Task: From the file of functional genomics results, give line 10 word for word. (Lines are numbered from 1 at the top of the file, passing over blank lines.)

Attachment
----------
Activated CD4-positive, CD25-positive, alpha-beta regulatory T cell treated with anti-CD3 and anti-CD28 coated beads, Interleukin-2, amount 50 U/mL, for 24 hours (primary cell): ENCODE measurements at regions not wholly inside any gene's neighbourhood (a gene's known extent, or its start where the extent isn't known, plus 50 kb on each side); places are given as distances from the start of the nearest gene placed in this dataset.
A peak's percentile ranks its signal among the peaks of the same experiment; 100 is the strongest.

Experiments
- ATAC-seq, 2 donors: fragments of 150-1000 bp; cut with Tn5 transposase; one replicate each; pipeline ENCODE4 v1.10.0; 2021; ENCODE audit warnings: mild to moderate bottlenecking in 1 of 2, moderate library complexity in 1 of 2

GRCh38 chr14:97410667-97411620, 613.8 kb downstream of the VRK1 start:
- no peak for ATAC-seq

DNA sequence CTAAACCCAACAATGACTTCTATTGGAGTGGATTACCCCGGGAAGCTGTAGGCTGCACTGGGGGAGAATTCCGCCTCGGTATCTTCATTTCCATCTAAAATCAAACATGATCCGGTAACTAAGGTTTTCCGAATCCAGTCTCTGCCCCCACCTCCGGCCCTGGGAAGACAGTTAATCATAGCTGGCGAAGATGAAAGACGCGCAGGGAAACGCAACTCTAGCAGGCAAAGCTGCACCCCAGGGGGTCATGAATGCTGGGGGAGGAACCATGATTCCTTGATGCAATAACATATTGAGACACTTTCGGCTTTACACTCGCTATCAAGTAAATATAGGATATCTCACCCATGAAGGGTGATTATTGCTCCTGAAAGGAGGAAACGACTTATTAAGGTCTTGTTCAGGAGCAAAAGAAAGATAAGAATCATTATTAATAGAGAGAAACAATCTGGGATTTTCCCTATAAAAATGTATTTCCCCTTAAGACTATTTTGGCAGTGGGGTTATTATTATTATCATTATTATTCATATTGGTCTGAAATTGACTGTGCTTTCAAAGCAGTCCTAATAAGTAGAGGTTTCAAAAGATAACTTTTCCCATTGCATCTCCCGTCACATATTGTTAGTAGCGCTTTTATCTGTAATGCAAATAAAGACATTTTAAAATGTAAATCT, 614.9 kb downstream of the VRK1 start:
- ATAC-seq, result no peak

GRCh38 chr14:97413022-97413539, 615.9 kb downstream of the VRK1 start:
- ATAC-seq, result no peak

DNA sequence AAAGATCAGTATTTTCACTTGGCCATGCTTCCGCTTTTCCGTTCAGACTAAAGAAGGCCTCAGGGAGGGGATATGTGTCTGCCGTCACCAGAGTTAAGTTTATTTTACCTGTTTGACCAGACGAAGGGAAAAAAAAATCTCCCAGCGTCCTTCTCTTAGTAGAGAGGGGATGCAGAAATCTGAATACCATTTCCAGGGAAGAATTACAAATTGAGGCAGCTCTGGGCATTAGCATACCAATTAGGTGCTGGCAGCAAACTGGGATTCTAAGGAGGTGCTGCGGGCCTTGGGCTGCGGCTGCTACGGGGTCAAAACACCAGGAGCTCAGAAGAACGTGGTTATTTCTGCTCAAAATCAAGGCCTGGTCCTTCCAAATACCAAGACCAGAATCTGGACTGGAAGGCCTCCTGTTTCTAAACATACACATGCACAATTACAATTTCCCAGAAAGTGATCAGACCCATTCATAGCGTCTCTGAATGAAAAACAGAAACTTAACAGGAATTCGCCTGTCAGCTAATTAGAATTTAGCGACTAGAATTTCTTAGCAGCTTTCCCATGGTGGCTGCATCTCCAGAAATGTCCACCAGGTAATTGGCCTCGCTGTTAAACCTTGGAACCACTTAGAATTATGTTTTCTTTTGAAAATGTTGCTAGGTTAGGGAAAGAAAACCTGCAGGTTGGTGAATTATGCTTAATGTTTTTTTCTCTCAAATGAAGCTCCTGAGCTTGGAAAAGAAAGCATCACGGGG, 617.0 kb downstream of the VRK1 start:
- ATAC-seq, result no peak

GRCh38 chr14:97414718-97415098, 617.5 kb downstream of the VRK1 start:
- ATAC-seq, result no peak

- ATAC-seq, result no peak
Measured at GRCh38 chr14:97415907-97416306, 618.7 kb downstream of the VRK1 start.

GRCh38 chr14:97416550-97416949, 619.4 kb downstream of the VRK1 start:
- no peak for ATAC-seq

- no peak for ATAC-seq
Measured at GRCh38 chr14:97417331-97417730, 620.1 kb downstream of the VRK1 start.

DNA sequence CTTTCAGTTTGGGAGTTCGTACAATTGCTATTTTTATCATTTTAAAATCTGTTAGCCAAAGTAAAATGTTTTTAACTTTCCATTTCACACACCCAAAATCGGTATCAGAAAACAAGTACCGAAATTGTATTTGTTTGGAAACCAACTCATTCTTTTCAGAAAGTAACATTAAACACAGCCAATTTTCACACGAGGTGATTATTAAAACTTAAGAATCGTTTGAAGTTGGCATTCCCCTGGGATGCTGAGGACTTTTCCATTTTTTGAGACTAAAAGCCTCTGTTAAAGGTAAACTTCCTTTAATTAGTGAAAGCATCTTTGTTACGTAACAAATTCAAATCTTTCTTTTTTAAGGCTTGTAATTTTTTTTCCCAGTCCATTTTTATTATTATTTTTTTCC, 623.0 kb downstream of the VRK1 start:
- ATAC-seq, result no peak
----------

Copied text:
- ATAC-seq, result no peak